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OU on the BBC: James May's 20th Century - Inventing The Teenager

Updated Tuesday 3rd July 2007

In the 20th Century the teenager emerged as a separate species. But how? Was it the promise of sex? The power of pop? Or the pull of a 50cc Japanese two-stroke? James May is on a journey to find out.

James May meets Status Quo Copyrighted image Icon Copyright: Production team

First up is fashion. The 20th century introduced fantastic new fabrics in fantastic new colours thanks to synthetic materials like Nylon. James tries his hand at making some for himself with some success.

Close to James’s heart, of course was teenage transport, offering liberation from parents and the home. When he was a teenager he always dreamed of owning a very special motorbike, the Yamaha FS1E. The Fizzy.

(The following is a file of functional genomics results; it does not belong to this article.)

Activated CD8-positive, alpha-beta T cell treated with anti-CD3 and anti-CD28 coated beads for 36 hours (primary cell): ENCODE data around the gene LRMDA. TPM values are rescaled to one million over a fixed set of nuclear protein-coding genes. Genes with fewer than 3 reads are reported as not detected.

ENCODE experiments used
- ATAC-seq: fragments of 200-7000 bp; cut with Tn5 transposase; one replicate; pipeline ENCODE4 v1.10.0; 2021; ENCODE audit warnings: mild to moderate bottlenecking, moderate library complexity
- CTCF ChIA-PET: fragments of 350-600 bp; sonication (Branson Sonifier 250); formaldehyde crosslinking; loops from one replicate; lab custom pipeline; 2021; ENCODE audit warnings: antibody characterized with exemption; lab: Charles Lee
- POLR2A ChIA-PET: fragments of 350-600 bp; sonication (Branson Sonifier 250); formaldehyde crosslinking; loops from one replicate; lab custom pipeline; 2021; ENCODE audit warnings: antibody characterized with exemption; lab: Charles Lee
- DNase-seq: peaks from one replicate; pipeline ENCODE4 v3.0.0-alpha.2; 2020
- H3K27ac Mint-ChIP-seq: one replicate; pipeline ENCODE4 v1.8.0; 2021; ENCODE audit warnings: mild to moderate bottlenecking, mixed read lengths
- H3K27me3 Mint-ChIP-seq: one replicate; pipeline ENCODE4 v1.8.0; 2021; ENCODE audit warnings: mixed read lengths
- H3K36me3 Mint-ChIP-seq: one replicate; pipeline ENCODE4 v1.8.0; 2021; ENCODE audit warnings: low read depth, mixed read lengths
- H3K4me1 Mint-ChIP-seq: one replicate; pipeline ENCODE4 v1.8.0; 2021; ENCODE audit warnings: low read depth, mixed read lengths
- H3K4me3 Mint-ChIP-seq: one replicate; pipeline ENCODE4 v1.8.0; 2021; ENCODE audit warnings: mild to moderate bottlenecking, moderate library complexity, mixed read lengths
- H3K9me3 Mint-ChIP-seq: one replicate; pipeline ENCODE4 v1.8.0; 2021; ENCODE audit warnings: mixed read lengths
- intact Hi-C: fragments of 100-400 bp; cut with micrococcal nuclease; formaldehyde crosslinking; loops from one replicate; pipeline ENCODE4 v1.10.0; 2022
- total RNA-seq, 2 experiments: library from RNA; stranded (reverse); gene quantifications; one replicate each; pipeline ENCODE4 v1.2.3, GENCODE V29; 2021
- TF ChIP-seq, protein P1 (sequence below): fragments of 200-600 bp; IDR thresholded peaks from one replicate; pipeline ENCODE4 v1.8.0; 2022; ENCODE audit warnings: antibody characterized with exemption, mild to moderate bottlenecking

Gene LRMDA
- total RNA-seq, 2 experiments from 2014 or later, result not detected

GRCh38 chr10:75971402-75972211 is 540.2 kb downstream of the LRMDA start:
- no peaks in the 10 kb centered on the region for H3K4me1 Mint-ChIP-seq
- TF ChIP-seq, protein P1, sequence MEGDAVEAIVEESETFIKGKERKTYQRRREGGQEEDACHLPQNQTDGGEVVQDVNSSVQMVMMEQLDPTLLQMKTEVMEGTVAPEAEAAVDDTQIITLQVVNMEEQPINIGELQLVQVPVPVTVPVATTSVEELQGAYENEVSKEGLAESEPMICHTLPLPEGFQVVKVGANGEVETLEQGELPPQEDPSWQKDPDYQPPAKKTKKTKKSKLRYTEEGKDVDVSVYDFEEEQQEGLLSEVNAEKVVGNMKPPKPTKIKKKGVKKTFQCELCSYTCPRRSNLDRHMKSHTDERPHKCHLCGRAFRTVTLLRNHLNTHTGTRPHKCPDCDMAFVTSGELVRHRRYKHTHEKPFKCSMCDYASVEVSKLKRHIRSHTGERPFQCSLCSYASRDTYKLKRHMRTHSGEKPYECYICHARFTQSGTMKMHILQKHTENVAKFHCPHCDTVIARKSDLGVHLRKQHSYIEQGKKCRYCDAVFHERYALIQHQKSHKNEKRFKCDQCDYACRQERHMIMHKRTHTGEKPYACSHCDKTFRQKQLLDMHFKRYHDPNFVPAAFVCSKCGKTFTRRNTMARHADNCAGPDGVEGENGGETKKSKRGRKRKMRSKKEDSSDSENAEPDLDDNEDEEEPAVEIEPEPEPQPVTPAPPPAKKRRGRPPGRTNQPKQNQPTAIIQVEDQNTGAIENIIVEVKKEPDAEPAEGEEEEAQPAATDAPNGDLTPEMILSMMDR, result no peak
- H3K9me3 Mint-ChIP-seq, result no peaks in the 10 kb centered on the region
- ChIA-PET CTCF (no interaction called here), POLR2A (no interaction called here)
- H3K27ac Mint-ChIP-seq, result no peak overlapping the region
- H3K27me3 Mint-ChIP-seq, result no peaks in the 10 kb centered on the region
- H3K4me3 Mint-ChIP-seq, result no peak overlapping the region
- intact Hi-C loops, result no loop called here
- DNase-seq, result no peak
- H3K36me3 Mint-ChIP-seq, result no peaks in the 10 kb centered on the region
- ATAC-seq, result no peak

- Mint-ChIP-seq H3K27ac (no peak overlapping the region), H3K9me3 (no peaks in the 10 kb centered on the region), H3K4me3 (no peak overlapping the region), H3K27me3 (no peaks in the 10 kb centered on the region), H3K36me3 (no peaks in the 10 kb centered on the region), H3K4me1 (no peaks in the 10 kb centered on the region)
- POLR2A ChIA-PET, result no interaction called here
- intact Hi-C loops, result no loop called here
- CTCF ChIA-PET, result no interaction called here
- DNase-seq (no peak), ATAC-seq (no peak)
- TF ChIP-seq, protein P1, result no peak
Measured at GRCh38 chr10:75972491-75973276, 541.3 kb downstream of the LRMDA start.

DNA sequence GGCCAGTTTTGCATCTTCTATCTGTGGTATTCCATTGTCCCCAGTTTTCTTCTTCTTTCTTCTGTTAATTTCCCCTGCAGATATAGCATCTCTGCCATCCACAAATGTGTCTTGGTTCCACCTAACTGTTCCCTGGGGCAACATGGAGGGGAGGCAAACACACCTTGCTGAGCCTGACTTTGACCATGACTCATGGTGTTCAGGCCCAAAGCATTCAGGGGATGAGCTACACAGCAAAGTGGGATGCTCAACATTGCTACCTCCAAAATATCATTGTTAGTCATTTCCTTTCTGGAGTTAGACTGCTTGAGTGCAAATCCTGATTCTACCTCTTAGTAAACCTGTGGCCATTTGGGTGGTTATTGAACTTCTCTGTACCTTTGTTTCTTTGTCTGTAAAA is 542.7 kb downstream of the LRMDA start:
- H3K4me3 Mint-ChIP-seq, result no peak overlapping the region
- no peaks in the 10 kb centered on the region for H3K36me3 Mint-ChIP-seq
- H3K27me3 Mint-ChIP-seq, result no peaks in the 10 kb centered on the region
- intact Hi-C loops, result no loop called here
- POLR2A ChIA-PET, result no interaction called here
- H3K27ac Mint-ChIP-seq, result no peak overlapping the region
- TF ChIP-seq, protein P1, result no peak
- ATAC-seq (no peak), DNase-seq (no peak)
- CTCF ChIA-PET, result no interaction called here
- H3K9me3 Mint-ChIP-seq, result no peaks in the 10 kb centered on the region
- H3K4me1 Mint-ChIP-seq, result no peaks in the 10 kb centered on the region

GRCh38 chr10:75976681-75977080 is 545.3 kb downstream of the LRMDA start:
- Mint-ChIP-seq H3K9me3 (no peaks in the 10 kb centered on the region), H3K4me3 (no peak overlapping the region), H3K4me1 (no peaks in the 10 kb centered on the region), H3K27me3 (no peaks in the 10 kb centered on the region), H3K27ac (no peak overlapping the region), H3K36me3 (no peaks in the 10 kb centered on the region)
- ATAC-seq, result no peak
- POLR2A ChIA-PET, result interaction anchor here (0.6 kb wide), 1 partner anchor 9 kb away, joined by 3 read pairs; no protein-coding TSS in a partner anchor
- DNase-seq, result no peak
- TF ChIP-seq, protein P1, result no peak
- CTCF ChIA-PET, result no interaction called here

"The problem was of course, was that my mother would rather I played with something like a used hypodermic needle. The FS1E – a motorcycle you could ride at 16 - was just a symbol of death. It was like your son’s tombstone placed before you. It was ‘Not Allowed’."

Finally he checks out the origins of the electric guitar – that potent symbol of teenage rock music. Who better to explain its power than the oldest teenagers in town Francis Rossi and Rick Parfitt of Status Quo. As Rick explains:

"It’s just the magic of plugging into an amplifier. You put on a vibrato and you could sound good even if you weren’t. Volume is like speed – you buy a fast car because you want to be faster, you buy a big amp because you want to be louder…."

First broadcast: Tuesday 10 Jul 2007 on BBC TWO

James May's 20th Century in more depth:


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